Highly-touted freshman quarterback Beau Green chose Downey High over private school powers in Northern and Southern California, but will the Knights pick the phenom to start the season opener?
Green is locked in a battle with junior Bryce Gouker, the incumbent who started the Knights' playoff loss to Rocklin last fall. Downey coach Jeremy Plaa will pick a starter ahead of the team’s Aug. 10 scrimmages with Enochs, Beyer, Gregori, Sonora and El Capitan at Chuck Hughes Stadium.
Right now, Plaa says the competition is fierce.
Green and Gouker, a junior varsity call-up in 2017, have enjoyed considerable success through the summer season. The Knights reached the final at 7-on-7 tournaments in Fresno and Nevada, and went 5-0 and raised the trophy at its event on July 30.
“When they’ve been together, the competition has been through the roof and you can seek the kids getting better every day,” said Plaa, entering his 12th year at Downey. “Every 7-on-7, we’ve done really well. It all comes down to kids paying attention to detail. … It shows you the level of play that our quarterbacks are playing at because they’re constantly getting better.”
The spotlight shines brightest on Green, the son of former Denair and University of the Pacific football star Ryan Green.
The big-bodied, strong-armed freshman looked at St. Mary’s in Stockton and programs in Southern California, Plaa said, but chose one of the area’s most decorated public school programs. Downey won four straight Modesto Metro Conference titles from 2012-2016 with an offense predicated on the pass and moves into the Central California Athletic League this fall.
“There are a lot of parents, especially of eighth graders, they look to figure out what will be the best situation for the kids. ‘That program is going to give us a chance to get to the next level’,” Plaa said. “We’ve got so many college coaches coming through, I’m building relationships with all of these guys. I think that helps a family like the Green family. They see how serious we take football. We want the kids to get the kids to the next level.”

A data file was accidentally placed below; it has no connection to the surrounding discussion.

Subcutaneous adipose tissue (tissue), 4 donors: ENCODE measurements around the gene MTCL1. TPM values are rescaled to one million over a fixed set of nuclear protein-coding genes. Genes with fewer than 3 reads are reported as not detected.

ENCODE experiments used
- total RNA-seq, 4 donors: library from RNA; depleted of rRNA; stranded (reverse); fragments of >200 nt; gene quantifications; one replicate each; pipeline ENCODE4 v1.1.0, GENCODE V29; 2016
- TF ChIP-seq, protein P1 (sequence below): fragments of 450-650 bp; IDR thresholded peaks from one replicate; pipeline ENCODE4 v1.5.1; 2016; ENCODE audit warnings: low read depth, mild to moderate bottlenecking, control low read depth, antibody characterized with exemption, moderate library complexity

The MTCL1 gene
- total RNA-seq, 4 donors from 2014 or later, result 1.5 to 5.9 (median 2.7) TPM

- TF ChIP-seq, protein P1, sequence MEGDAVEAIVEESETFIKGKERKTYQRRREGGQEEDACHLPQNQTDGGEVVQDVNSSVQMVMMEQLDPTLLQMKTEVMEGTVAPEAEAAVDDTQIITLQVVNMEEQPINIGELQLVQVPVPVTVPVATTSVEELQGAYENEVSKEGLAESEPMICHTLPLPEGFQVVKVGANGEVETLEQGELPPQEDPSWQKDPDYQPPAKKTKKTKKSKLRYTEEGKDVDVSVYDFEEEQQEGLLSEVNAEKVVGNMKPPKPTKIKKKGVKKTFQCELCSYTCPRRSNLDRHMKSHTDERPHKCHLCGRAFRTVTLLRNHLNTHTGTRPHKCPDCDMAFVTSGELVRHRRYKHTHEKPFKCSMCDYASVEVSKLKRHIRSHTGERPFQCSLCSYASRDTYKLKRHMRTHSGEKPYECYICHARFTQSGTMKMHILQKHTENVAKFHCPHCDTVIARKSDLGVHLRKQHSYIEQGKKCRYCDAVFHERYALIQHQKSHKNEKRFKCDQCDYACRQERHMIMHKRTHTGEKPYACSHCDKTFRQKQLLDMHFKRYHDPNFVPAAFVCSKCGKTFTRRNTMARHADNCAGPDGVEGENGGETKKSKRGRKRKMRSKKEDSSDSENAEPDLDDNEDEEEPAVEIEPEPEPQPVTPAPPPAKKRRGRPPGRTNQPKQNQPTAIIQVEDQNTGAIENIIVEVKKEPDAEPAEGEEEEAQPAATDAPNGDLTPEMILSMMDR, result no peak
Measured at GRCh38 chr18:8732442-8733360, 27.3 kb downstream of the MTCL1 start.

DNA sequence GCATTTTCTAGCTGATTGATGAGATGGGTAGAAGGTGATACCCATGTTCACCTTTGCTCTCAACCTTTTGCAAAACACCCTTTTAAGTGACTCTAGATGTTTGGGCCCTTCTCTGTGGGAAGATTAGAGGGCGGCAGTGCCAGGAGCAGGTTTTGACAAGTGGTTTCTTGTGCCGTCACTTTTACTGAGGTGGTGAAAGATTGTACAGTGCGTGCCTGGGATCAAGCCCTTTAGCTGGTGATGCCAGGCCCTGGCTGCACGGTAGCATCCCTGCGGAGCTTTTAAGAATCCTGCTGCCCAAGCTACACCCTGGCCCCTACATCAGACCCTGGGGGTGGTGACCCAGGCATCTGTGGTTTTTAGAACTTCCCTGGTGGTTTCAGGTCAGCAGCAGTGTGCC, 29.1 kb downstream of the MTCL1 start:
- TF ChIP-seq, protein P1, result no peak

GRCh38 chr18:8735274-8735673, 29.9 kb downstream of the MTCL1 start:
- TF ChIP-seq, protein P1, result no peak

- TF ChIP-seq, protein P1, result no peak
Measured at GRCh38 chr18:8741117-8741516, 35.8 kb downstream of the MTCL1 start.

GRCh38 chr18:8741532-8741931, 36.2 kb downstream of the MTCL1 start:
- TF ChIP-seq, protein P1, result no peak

Green’s focus is on perfecting the offense, building chemistry with his wide receivers and winning a battle with Gouker that has been step for step.
“It’s a great privilege and honor to be competing as freshman,” Green said. “It’s not my job yet. I still have to work.”
When he is ready, Green has a chance to be special in the “Air Raid” attack.
Downey is the one program in the southern half of the Sac-Joaquin Section that isn’t afraid to showcase its quarterback.
The Knights have averaged 341 pass attempts per season over the last seven years and produced the likes of Southern Utah’s Aaron Zwahlen, University of Redlands’ P.J. Wilson and Brett Neves.
“I think I fit the offense,” Green said.
Last season, junior Bryce Peterson ranked among the area’s leaders in passing yards and touchdowns. Peterson threw for 2,808 yards and 24 touchdowns, while completing 63 percent of his passes. However, he suffered an injury to this throwing shoulder in the regular season finale against Gregori, which kept him out of a Division II playoff loss to Rocklin.
Peterson, who has committed to UC Davis as an athlete, has moved to wide receiver, running back and defensive back, creating the opening for Green or Gouker.
After spending a summer with Green, Plaa understands the hype.
“He’s the most advanced freshman that we’ve had come into the program. Since I’ve been here, he’s the most prepared and polished quarterback that we’ve had come to Downey,” Plaa said. “People will compare him to Aaron, but Aaron didn’t play youth football. Beau did. He has a working knowledge of coverages and defenses. He has good support from his dad. He comes in way ahead of the game.”
Gouker isn’t going away without a fight, though.
The junior possesses a strong arm and mastery of the system. He’s also a bit more mobile than Green.
Gouker started in place of Peterson in a season-ending loss to Rocklin. He completed nine of his 20 passes for 90 yards and an interception.
Gouker admits to being “shocked” initially by the arrival of the highly-touted freshman, but welcomed the push.
“I was a little shocked, but it’s good,” Gouker said. “I need some competition.”